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Fasting and Autophagy

Fasting and Autophagy

- Wellness Articles
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Every day we hear of a new diet to adopt, with the many health promises of, for example, detoxing, weight loss, fat loss and longevity. Most come with fancy methods combining special ingredients and complicated protocols, until sometimes we find ourselves confused and unsure about which to choose.

The latest trend appears to be fasting, but why is it popular? In fact, fasting is not new. Hours or days without taking in food is something we humans have been doing for a very long time, and it occurs throughout the world, a way of treating disease since ancient times.

What exactly is fasting?

Fasting is a dietary practice of voluntarily refraining from consuming food and drink containing calories for a set period.

Humans have an innate fasting instinct. And evolutionary adaptation has made our bodies very efficient at storing energy reserves and drawing upon them when food supplies are scarce.

Benefits of fasting

The benefits of fasting were unclear until a Japanese cell biologist, Yoshinori Ohsumi, won the Nobel Prize for Medicine in 2016 for his research on how cells recycle and renew their contents through a process called autophagy. Autophagy helps slow down the ageing process and has a positive impact on cell renewal. And the process which stimulates autophagy is fasting. This scientific confirmation may well have led to the increased interest in fasting we see today.

What exactly is autophagy?

The term ‘autophagy’ literally means ‘self-eating’.

Autophagy is a natural mechanism by which cells clean out damaged components including proteins and other waste products within the cell. It also recycles parts of itself into new components which can be used for cellular repair.

Evidence from animal studies suggests that the health benefits of autophagy are protection from diseases such as cancer, neuro-degenerative disorders, infections, inflammatory diseases, ageing and insulin resistance. Unfortunately, as with many physiological processes in the body, the function of autophagy declines with age.

How long do you need to fast for autophagy to begin?

Scientists have found that fasting for 12-24+ hours triggers autophagy. However, only a few studies measuring fasting and autophagy in humans exist.

Who should fast?

Healthy people in general can try fasting for a short period of time. People who should not fast include women who are pregnant or breastfeeding, those with severe medical conditions, anyone suffering from an eating disorder, the elderly and children. It is important to note that fasting for long periods of time should always be done under the supervision of a doctor.

How else can we induce the autophagy process?

Autophagy can be induced by various stress conditions, not only fasting. Calorie restriction, exercise, and eating certain types of food can also induce cells to clean house.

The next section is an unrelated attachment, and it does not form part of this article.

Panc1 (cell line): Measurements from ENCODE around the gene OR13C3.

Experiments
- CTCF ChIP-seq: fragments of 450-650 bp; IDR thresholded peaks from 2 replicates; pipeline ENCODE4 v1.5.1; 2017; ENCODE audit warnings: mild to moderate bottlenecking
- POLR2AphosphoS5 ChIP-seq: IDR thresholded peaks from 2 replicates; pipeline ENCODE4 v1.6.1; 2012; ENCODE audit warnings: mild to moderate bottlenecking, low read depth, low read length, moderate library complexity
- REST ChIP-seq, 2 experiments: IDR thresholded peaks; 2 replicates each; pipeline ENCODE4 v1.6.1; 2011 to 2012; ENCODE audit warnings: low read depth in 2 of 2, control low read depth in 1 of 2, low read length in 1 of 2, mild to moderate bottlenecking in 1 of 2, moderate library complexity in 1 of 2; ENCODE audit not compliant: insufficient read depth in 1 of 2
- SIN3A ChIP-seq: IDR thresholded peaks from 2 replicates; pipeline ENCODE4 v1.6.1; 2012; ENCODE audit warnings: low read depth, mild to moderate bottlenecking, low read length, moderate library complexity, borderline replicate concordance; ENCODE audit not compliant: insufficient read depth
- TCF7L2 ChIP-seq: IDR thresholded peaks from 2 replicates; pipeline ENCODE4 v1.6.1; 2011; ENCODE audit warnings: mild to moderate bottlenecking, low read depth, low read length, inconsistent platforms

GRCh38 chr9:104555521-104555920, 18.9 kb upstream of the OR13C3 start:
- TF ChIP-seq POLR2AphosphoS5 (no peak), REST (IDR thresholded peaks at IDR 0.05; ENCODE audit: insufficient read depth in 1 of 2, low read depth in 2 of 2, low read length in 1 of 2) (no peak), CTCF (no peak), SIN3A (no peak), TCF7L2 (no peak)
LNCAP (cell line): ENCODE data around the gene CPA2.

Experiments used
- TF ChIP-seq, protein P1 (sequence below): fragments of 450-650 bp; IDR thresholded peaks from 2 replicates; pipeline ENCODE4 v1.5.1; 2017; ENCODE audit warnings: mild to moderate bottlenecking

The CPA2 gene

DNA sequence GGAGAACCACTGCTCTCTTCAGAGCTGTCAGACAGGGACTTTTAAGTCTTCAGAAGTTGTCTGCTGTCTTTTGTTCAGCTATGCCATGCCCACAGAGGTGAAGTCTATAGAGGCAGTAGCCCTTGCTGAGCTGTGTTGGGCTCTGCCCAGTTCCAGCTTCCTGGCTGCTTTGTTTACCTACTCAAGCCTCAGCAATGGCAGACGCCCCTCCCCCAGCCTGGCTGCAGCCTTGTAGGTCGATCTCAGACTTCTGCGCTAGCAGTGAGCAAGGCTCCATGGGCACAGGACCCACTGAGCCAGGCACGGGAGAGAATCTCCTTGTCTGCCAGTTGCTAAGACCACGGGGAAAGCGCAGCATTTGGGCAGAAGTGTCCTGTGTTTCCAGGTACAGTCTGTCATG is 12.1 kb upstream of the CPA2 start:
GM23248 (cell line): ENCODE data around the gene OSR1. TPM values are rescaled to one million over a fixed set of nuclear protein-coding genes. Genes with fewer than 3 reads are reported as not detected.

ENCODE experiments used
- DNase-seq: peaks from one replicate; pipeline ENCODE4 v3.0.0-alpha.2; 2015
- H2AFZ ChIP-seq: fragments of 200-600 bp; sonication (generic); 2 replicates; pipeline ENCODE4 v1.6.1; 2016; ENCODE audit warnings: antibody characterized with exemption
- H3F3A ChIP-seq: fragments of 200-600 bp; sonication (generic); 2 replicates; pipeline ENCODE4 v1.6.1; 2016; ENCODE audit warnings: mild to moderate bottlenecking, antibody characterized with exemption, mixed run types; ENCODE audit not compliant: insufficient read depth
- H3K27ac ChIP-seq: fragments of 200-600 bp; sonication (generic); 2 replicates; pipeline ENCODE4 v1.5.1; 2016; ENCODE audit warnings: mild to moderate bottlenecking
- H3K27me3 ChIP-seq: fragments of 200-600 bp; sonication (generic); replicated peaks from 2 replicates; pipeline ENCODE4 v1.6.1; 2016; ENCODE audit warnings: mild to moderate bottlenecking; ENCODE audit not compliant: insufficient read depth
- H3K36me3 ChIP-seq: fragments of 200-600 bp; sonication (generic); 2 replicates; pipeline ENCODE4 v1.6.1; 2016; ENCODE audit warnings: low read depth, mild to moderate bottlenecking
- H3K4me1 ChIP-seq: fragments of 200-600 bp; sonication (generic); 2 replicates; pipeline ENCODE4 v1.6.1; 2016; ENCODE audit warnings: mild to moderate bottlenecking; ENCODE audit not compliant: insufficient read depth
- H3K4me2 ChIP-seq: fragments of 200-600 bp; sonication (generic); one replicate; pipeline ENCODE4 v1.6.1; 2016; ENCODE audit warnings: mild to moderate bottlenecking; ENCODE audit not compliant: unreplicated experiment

Calorie restriction: Generally, a 10-40% reduction in overall caloric intake is among the most potent autophagy inducers. Clinical research indicates that long-term calorie restriction (3-15 years) leads to an increased expression of autophagy genes and higher levels of molecules involved in removing dysfunctional proteins and organelles.

Exercise: Movement also induces autophagy in muscle tissue. Autophagy markers immediately increase after short periods of intense exercise, and also over the course of longer, moderate-intensity training sessions. Exercise that induces autophagy includes high-intensity interval training (HIIT), weightlifting and resistance training. Interval walking (fast alternating with slow) can also induce the process.

Foods that promote autophagy: Recent studies demonstrate that polyphenols, beneficial compounds found in plants, may play a role in inducing autophagy. Examples of foods containing polyphenols are green tea, red wine, grapes, apples, berries, nuts, soybeans, onions, turmeric and milk thistle.

Personalising your diet plan

Before you start any diet plan, you should discuss it with your doctor. If you are quite healthy, you can experiment with fasting at home and incorporating light activity, which can distract from feeling hungry. Drink lots of plain herbal tea, especially if you find yourself craving, and observe how you feel during the fast. Note any changes and/or results you see in your body. Equally important is to listen to your body.

If you do not feel well while fasting, simply return to eating a well-balanced and nutritious diet. You can combine this with other methods of inducing autophagy, for example the right exercise. The most important thing is to make sure to eat a healthy balance of nutrients while maintaining a healthy lifestyle. This is a good way to prevent chronic disease and promote longevity.

In the meantime, the research on fasting and its long-term effects and mechanisms in humans continues.

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